The political proximity between the two countries transformed into a need-based strategic relationship to keep Soviet equipment operational. Accordingly, both countries formalised this strategic cooperation by a Memorandum of Understanding in 1994. This enabled India to service Vietnamese aircraft and provision for spares of tanks and ships. The Indian Army Chief visited Vietnam in 1999 and a defence protocol was signed in 2000. This allowed Vietnamese personnel to be trained in Indian military institutions and also enabled Indian military personnel in teaching English to the Vietnamese Armed Forces.
In addition, visits by naval vessels of the Indian Navy to Vietnam increased. High-level visits gathered momentum and all this finally resulted in a Strategic Partnership in 2007 leading to cooperation in other areas as enumerated below:
• Conversion training for SU-30 pilots of the Vietnam People’s Air Force.
• Submarine crew training of the Vietnam People’s Navy
• Ship visits and training in interoperability
• Training in Counter Insurgency and Jungle Warfare with the Indian Army.
• Training in the English language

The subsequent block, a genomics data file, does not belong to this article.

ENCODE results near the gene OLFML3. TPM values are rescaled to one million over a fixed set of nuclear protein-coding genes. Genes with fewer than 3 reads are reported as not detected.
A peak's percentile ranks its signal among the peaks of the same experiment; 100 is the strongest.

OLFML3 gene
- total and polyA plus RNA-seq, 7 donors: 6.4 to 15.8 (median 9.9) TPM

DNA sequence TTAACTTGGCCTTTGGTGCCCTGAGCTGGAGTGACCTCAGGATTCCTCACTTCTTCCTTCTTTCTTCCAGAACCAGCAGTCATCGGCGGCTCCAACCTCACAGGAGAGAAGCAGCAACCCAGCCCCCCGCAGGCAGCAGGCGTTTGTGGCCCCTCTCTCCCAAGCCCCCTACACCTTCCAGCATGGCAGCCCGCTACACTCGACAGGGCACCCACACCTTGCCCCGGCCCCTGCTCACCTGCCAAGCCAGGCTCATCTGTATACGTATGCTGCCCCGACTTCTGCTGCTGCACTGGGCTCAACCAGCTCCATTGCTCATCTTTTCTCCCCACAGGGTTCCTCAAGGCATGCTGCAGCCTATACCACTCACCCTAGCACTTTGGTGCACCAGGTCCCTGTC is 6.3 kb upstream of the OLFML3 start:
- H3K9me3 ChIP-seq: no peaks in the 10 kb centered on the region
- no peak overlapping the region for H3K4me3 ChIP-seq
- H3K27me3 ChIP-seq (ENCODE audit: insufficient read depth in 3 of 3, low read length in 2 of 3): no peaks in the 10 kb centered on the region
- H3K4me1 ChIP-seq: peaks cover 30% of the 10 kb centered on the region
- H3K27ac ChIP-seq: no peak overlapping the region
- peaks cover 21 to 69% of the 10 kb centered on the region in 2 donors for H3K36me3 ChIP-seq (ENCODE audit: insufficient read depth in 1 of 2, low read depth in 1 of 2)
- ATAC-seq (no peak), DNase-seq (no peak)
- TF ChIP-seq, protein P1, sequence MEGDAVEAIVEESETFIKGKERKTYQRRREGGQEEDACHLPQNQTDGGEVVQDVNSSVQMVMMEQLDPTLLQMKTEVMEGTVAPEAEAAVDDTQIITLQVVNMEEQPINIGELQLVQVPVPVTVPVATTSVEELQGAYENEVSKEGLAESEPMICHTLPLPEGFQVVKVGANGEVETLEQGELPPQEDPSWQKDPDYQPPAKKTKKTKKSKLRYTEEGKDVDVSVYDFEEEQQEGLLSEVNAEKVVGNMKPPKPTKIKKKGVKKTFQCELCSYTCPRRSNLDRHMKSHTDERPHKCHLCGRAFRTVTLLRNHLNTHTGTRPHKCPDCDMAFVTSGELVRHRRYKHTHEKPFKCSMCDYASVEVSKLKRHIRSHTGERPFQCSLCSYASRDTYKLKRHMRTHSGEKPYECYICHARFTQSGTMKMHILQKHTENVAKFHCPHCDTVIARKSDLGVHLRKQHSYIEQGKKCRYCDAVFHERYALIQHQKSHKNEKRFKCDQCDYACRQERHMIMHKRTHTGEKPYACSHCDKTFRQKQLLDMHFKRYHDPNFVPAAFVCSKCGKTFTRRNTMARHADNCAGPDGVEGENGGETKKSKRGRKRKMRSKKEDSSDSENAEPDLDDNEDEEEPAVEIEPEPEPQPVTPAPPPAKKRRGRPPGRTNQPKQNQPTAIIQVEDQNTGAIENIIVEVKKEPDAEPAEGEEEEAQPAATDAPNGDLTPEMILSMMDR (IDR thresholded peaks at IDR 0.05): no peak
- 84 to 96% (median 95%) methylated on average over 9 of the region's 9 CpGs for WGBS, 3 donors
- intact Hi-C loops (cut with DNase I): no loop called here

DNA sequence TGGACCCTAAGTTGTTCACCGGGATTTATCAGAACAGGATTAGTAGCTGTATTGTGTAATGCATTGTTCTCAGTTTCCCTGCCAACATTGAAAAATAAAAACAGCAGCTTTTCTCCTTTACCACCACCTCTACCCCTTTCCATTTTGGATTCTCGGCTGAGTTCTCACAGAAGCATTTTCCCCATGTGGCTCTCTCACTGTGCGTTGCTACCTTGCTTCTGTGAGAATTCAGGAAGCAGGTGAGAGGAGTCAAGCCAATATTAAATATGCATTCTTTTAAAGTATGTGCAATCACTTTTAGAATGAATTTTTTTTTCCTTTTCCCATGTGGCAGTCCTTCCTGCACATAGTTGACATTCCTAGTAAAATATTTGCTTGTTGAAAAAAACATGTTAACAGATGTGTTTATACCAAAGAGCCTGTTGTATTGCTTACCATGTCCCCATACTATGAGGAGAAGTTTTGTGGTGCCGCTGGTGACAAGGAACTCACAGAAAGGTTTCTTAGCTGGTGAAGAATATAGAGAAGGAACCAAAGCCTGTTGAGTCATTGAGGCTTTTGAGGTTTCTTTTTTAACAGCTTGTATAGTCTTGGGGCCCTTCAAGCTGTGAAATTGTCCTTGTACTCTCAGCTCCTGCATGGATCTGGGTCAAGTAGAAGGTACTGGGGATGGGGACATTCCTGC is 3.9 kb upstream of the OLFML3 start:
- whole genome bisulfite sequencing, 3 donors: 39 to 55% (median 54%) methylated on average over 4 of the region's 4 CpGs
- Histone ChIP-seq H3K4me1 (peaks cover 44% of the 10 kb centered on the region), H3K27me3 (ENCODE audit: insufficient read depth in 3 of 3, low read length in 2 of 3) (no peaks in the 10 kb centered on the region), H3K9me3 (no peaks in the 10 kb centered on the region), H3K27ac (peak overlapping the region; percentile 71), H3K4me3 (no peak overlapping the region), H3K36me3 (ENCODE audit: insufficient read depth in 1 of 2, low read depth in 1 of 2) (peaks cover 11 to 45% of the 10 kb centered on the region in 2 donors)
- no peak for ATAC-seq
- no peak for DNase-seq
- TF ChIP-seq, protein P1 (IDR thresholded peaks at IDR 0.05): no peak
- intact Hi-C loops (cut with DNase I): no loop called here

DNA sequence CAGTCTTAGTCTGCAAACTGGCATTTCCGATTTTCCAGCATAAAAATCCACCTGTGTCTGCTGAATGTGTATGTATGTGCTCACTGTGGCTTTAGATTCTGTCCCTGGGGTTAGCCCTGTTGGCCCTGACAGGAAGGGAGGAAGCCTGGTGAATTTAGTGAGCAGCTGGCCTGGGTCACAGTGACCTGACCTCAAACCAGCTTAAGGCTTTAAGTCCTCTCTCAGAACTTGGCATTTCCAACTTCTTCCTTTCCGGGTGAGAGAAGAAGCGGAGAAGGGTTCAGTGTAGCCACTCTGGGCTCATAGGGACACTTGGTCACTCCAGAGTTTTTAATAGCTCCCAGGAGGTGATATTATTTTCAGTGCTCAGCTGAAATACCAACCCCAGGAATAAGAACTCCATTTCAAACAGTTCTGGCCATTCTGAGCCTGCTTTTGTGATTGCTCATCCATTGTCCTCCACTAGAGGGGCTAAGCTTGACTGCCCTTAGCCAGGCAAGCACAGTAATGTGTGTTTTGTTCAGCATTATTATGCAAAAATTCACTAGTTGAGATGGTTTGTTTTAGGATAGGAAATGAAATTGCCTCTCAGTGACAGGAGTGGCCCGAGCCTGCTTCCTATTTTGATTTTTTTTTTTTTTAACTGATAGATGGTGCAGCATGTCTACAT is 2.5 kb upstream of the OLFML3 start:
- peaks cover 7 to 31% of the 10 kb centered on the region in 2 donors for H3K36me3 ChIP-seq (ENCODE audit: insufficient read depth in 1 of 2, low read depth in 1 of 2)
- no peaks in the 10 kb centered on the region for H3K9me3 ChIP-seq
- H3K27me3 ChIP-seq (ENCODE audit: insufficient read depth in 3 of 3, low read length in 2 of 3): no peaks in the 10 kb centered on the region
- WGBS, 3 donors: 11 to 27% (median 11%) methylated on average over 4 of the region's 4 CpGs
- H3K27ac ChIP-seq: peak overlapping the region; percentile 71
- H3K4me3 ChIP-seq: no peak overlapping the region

• Drilling of three oil rigs in the South China Sea
• Military Courses in Indian military training establishments being attended by the Vietnamese
In consonance with our Act East Policy, Prime Minister Modi visited Vietnam in September 2016 and signed the Comprehensive Strategic Partnership upgrading the relations between the two countries. The pertinent aspects as a result of this up-gradation are as under:
• A Defence Line of Credit of $ 500 million.
• Facilitate construction of Army Software Park at Telecommunications University by granting $ 5 Million.
• The Signing of contract for High-Speed Patrol Boats between L&T and Vietnam Border Guards.
• Assistance in civil uses of nuclear energy.
• Training in Jungle Warfare by Vietnamese for our soldiers.
• Construct satellite data downloading stations to download satellite imagery from Indian satellites over regions of China and the South China Sea.
• Annual strategic dialogue at the Secretary level between the two countries likely to be upgraded to ministerial level.
The relations are moving on an even keel and it merits importance to analyse issues for the future.
Issues for Future